Is the barbell squat hurting your lower back?
Learn how lunge exercises can build your body safely.
Leg work is a key requirement when building your body - and for most, effective leg work begins and ends with the traditional barbell squat.
But what if this proven muscle builder is causing you lower back agony?
Here is where lunges rush to your rescue, by providing a safe and effective alternative for those trainees unable to squat.
Photo courtesy of ketrin1407
So what makes the lunge such a master movement, and why should you consider making it the cornerstone of your abbreviated workout?
Check out these lunge benefits:
For most, this movement is lower back friendly, as the lunges exercise - in all its variations - removes many of the physical stresses commonly attributed to the traditional barbell squat.
How does this happen?
Holding the back in a vertical line not only encourages improved posture, but also permits the trainee to exhaust the legs before the lower back reaches a point of muscular fatigue. This means the lower back no longer becomes an issue or weak link as regularly happens in the squat, thereby allowing the lower limbs to be exercised thoroughly.
Want to know how to do a lunge? Let's take a look at this master movement in greater detail:
Start with your feet next to one another, hands by your side, with your stomach muscles gently pulled in.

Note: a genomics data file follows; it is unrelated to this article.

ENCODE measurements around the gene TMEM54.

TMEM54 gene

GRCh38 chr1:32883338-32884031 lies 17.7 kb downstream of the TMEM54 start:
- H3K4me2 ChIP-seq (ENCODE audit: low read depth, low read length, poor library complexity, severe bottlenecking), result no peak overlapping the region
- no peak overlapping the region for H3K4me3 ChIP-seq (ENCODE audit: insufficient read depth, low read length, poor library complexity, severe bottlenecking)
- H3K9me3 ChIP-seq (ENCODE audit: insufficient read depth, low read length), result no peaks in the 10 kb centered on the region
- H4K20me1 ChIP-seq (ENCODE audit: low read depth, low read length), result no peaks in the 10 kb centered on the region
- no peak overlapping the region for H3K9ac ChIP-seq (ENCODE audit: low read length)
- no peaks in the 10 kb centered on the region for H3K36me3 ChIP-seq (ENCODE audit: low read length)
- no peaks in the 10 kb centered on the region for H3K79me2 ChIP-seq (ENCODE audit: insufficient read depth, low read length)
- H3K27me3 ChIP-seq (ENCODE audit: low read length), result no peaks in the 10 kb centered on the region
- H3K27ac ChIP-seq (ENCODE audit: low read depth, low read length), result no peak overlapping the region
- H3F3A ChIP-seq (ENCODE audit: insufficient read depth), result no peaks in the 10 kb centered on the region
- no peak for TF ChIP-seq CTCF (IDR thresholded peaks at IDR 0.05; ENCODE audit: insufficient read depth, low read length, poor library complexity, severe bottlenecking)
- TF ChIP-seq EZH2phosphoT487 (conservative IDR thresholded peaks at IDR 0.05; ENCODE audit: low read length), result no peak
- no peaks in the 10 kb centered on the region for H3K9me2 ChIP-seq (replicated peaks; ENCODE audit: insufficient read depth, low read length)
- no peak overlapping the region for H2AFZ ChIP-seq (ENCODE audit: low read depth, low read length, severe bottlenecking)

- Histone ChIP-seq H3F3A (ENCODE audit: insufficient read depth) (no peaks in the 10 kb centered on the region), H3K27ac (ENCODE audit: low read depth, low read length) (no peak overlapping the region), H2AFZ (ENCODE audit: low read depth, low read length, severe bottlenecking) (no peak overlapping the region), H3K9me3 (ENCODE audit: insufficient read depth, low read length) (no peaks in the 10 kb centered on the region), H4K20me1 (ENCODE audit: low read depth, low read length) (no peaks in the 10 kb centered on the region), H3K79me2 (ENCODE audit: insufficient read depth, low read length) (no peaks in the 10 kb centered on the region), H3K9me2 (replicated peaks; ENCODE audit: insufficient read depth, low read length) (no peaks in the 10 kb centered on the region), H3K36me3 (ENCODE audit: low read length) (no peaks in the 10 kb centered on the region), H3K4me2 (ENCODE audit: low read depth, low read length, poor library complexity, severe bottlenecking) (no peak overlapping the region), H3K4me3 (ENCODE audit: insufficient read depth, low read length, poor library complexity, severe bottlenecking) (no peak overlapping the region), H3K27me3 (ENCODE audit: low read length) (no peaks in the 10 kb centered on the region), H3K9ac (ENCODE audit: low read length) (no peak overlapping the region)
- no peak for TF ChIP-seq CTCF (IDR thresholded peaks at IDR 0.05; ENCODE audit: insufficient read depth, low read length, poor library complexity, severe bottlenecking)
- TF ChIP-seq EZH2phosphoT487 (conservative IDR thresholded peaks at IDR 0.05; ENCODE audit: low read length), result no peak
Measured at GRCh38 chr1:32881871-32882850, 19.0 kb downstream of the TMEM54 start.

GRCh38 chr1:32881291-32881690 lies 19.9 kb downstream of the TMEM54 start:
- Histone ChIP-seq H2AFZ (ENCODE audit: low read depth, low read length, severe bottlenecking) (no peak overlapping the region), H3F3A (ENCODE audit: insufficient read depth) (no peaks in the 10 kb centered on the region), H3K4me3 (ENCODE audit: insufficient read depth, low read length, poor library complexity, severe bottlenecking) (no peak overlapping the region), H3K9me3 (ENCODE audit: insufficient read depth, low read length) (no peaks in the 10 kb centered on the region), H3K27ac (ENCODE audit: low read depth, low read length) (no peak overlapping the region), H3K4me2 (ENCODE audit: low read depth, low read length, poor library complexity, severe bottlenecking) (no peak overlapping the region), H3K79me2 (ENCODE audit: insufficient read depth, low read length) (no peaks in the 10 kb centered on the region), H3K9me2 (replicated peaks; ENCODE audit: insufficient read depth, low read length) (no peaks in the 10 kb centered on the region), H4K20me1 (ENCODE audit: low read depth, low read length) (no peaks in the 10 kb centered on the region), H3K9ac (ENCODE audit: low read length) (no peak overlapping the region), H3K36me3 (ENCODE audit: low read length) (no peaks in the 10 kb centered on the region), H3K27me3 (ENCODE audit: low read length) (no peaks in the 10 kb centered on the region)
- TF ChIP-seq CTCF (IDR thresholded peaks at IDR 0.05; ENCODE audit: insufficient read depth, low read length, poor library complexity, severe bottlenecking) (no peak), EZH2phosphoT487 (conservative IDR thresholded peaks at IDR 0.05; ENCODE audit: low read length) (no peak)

With your back straight, step forward approximately 2 feet with your leading leg and bend both knees until the back knee is 6 inches from the floor.
2. Push off.
Keeping your weight evenly distributed on both legs, "push-off" with the leading leg returning to the starting position.
Repeat on the opposite side.
3. Legs and dumbbells.
Experiment with leg spacing: a longer stance typically works the hamstrings and buttocks, while a shorter stance works the thighs and your balance.
Use dumbbells instead of the traditional barbell for your lunges. This makes your training even more lower back friendly and works your shoulders in addition to your arms and upper back.
4. Lunge experiments.
Want an alternative? Perform rear lunges by stepping backwards, or substitute resistance bands or sandbags for dumbbells.
For greater difficulty, exercise each leg for your full range of repetitions BEFORE swapping legs.
If the barbell squat is hurting your lower back, then why not try making lunge exercises the cornerstone of your abbreviated workout? Not only will this master movement safeguard your lower back, but it will allow you to build your body safely.
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